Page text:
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Healthy Aging: anti-sugar intestinal PASTE, anyone?

Updated: Jan 16, 2019

Paleo55plus does not recommend therapeutic luminal paste as a substitute for healthy eating.
Don't pollute your intestinal tract to block glucose absorption. Maybe stop eating sugar instead?

Do you know someone who has type 2 diabetes?

Where do they get their nutritional advice?

Mainstream nutritional "wisdom"--which has brought us the obesity, diabetes, and heart disease epidemics--is still where at least 80 percent of people turn.

Conventional medicos (and dietitians) look to the nutritional research community--but diabetes research is increasingly conflicted.

There is an alarming cognitive dissonance reflected in current studies--real contradictions that could maintain the status quo of non-curative care--and population-wide dietary ignorance.

Many scientists agree, more or less, that high carbohydrate consumption (including sugar) drives or worsens type 2 diabetes. It is increasingly accepted as a "lifestyle" disease.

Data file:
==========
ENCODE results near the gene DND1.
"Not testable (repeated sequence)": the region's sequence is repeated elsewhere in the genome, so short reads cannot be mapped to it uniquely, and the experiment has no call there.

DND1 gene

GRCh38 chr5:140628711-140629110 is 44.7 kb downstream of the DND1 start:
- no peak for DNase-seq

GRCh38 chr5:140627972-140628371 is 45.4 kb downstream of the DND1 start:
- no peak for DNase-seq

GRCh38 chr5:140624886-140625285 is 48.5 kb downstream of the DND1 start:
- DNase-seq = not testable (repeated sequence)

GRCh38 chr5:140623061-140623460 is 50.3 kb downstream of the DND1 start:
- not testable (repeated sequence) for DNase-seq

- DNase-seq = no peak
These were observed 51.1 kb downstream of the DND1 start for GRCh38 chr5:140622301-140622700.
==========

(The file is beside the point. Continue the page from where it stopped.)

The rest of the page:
Despite this reluctant consensus, new recommendations for treating type 2 diabetes include everything BUT reducing carbohydrates by the simplest, least expensive option: CHANGING DIET.

Instead, researchers tiptoe around reducing carbs and endorse weight loss through surgery, drugs, or high-sugar crash diets that mimic surgery.

The newest, cutting edge idea? Indigestible paste to coat your intestines...

Please read my full article here, published on .

And don't forget:

DAVID WHITESIDE IS NOT A DOCTOR and does not give medical advice or treatment. He offers information and personal experience only. Nothing you read on this website or blog should be construed as medical advice or as intended to supersede information you get from your medical professional. Following the advice given here or on any recommended resource site does not create a doctor-patient relationship or create liability for David or anyone else. David is not liable for any loss or complication you experience from following any diet or taking any action. You should check with your properly accredited medical professional if you think you are injured or ill.

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